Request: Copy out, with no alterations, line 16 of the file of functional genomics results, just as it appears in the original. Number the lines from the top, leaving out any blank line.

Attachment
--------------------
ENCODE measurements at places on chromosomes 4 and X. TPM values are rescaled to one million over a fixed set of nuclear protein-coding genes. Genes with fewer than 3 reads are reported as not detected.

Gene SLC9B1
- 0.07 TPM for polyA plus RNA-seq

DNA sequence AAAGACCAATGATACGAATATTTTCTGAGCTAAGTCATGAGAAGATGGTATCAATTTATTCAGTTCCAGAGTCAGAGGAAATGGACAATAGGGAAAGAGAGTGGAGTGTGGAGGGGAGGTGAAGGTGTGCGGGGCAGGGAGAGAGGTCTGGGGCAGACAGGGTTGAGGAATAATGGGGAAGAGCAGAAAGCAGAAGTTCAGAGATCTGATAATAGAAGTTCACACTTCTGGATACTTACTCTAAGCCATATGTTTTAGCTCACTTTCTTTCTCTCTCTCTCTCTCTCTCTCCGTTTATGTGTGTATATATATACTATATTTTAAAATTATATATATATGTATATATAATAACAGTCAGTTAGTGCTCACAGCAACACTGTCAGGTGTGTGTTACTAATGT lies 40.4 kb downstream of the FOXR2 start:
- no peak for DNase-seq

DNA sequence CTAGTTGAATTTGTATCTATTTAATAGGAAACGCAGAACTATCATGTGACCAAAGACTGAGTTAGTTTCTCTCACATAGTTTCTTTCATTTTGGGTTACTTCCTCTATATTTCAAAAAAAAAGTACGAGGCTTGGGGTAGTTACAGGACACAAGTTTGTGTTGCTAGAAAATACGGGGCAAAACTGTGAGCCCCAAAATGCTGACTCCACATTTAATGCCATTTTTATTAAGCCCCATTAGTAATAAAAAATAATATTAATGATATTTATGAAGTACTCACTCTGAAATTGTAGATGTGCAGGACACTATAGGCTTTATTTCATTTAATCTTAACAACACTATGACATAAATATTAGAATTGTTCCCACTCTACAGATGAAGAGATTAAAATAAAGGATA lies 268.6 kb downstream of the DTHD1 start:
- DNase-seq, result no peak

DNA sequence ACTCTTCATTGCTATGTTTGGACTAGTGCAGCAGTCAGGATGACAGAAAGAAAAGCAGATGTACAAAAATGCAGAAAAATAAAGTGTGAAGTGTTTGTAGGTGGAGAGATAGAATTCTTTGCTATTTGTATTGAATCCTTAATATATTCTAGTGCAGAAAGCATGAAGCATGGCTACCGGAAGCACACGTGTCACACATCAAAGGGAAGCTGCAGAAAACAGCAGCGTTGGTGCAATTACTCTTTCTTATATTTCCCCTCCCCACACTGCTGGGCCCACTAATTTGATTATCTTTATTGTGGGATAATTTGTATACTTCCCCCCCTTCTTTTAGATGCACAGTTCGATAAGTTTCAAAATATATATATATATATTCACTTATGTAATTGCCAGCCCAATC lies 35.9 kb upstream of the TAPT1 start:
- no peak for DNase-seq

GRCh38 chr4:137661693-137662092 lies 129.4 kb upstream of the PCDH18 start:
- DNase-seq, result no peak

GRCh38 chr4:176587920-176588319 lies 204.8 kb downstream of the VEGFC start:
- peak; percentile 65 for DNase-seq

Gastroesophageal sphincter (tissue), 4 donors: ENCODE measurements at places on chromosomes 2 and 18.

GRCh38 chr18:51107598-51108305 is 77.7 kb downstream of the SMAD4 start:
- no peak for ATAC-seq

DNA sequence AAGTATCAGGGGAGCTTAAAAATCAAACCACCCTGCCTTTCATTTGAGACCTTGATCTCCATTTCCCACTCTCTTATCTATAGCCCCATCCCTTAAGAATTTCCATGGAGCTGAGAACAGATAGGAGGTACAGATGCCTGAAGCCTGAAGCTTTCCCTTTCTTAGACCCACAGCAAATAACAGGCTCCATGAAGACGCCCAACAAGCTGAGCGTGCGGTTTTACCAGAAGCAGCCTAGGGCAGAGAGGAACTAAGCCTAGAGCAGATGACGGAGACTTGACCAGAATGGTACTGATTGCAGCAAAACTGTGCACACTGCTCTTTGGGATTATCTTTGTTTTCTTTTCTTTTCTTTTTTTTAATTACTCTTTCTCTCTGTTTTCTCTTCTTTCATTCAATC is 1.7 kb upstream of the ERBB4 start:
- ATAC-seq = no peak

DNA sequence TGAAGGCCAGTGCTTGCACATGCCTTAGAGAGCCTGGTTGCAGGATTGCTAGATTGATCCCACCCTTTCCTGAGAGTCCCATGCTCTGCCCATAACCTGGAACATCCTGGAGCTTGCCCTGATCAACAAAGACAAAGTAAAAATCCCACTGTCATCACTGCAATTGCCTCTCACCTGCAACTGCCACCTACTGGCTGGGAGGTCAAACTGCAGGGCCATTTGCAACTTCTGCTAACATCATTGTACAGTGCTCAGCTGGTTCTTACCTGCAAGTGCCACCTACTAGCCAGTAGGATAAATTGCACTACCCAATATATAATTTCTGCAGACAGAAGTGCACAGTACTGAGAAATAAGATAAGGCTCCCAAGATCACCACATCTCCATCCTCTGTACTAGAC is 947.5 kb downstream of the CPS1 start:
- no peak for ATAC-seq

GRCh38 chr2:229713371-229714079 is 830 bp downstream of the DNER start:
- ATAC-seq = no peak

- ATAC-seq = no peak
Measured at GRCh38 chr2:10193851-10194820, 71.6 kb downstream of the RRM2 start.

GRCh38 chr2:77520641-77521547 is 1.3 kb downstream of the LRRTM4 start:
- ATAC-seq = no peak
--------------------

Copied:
- no peak for ATAC-seq